Capaha Park Lagoon Ices over in 1968

Treading on thin ice, literally

Cape Girardeau's Capaha Park Lagoon frozen over January 1968Four folks brave – or foolish – enough to ignore a DANGER sign walk on the ice covering the Cape Girardeau Capaha Park Lagoon in late 1967 or early 1968.

This picture was on the end of a roll of film of buildings I was shooting for The Southeast Missourian’s year-end Achievement Edition. (In internal Missourian-speak, that was called the Atomic Edition. Never did learn why.)

When I came home from Ohio University on Christmas break, editor John Blue asked if I’d drive all over Southeast Missouri taking pictures of new construction.


  • Shoot all of the new commercial buildings you can find in each town.
  • Shoot a handful of new or remodeled residential buildings with a value of more than $25,000. (For awhile, I thought I might have a future as a property appraiser.)
  • Start at the far end of the circulation area and work my way to the center so they didn’t have to pay me mileage to backtrack.

Easy money for a college student

Most of the rolls of film had a note on them that said, “Printed 1/11/68,” so I’m going to assume they were shot within a week or 10 days of that date. It was a pretty good gig. Five dollars a shot, plus mileage. I’m sure I scored a couple hundred bucks for a week’s work.

That was good money in those days. When I left The Missourian to go to school in Ohio, I think I was making about $80 or $90 a week as a reporter.

8 Replies to “Capaha Park Lagoon Ices over in 1968”

  1. I see the islands in the Capaha Park lagoon were in place by 1968. I was at SEMO through the summer of ’66, then left town. I don’t remember seeing the “rehabilitation” of the lagoons when it was drained and the islands created. So it must have happened in ’67? Do you have any photos of that? I remember the Missourian doing an article about the two big Alligator Gar found when the lagoon was drained, but I’m thinking now that relatives must have sent me the news. Any pics of those fish?! Hope I am not completely off base regarding the lagoon reconstruction; that will mean the brain cells are diminishing at an accelerating rate.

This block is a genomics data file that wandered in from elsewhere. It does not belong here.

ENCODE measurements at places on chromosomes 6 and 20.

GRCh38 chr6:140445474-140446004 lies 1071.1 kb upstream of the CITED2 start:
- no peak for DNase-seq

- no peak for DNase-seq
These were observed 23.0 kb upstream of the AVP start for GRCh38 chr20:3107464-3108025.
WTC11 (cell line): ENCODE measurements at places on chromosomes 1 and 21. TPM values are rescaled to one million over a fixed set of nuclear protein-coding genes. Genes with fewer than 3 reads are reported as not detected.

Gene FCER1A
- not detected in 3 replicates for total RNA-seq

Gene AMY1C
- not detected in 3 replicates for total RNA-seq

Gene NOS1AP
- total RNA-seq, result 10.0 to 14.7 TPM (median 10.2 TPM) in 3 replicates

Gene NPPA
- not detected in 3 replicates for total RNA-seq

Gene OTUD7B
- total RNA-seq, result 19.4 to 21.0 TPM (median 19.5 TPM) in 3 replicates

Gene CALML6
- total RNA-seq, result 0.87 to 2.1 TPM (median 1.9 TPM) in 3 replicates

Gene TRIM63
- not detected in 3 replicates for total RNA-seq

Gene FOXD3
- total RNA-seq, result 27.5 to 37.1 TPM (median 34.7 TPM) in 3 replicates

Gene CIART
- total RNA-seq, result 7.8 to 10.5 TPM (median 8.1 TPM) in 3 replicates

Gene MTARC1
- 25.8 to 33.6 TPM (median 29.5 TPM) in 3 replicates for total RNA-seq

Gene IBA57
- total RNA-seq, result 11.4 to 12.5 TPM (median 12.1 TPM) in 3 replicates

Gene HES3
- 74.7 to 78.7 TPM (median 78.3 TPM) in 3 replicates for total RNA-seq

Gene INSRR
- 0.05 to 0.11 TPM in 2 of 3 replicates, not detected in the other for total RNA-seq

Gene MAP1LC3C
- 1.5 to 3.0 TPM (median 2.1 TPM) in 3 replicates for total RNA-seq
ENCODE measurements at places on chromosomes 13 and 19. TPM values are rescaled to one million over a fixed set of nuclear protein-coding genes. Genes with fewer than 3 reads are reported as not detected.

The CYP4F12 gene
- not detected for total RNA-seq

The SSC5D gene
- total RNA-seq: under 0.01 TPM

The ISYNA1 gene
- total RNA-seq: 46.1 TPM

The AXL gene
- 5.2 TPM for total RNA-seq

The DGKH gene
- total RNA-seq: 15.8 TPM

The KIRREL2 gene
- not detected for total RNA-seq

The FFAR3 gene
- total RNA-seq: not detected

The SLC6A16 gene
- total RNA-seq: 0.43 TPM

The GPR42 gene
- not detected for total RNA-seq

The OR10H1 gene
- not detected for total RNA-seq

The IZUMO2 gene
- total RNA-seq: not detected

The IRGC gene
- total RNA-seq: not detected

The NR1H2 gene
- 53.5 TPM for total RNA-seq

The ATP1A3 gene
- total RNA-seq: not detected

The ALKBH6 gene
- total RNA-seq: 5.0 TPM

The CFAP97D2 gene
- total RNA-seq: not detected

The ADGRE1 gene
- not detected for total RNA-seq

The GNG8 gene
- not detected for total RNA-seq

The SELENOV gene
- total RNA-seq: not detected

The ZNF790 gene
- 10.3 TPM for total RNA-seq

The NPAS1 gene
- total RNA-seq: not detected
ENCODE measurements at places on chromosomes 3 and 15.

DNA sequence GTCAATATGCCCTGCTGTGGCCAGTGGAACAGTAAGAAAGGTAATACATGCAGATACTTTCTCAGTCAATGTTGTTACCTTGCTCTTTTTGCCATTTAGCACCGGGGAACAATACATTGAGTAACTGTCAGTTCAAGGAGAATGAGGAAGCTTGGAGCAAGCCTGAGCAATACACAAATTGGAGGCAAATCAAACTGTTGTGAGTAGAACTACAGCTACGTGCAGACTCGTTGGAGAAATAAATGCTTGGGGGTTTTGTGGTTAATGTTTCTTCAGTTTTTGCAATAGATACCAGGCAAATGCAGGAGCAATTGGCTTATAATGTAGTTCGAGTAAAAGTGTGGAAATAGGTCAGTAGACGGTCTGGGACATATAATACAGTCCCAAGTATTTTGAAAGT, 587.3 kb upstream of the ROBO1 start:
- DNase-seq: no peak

2. Larry,

    I’ll keep a lookout for anything I have of the lagoon rehab. I recall it being done, but I don’t remember WHEN it happened.

    I was planning on doing a whole piece on the lagoon and / or Capaha Park when I get enough pictures to do it up right. I’ve scanned a couple of negatives when the lagoon was really disgusting with algae, floating debris and a picnic table dumped in it.

    I’ve got a picture of a kid walking home in the rain from the park carrying a big fish, but I don’t remember the story about the big gars.

    I spent many an hour fishing in the park, usually drowning worms. I did catch a monster crappie once when it counted; it won me a nice rod and reel in a fishing contest.

  3. Recently my brother found my old fishing pole that I had not seen in years. I guess I got to busy as the years went by to take the time to relax by the lake and look back on those early evenings with grandpa. I failed to understand it then but, there was a lot of wisdom shared in those all but forgotten moments.

  4. You could find duck eggs in the islands in the lagoon. My sister and I used to fish in the lagoon with paper cups. We caught a few little minnows that way.

  5. As a SEMO student in the winter of 1968, our fraternity, Sigma Phi Epsilon, put up nets on the ice and played a hockey game on the frozen pond (lake?). Each player gave themselves state of the art hockey player names such as Bobby Hull, Stan Makita, Phil Esposito etc. It was fun and the ice held up. That is the only time I remember that pond freezing over.

  6. Ken, I so appreciate everything you provide us with your history and photography over the years. However, maybe in today’s times you might want to refer to “shot” as photographed? LOL

    1. When the Pope came to Miami in the mid-1980s, we pulled out all the stops to cover his visit, including renting two Winnebago vans for mobile command posts. I was driving one of the vans to the site where he was going to speak to a massive crowd. The credentials for my van designated that we were going to have to park in a remote area.

      Much to my surprise, every checkpoint waved us closer and closer to the stage. When we were finally parked, I radioed back to the office that “We’re within pistol shot of the stage.”

      Then realizing that the feds monitored media radio frequencies the same way we listened to them, I quickly added, “That’s just an expression, guys. It’s just an expression.”

      Another funny thing happened that day. Just as the Pope started to speak, a powerful squall moved through with high winds, dangerous lightning and torrential rain. The pope was hurried off the stage to safety. One of my photographers were stationed on a tall speaker stand also occupied by a Secret Service agent. At the height of the storm, when there was danger of the tower blowing over, the agent abandoned his post.

      After things calmed down, I asked my photographer why he didn’t bail when the agent did.

      “Lopi (the chief photographer) said I wasn’t to come down for any reason. I was more afraid of him than of being struck by lightning.”

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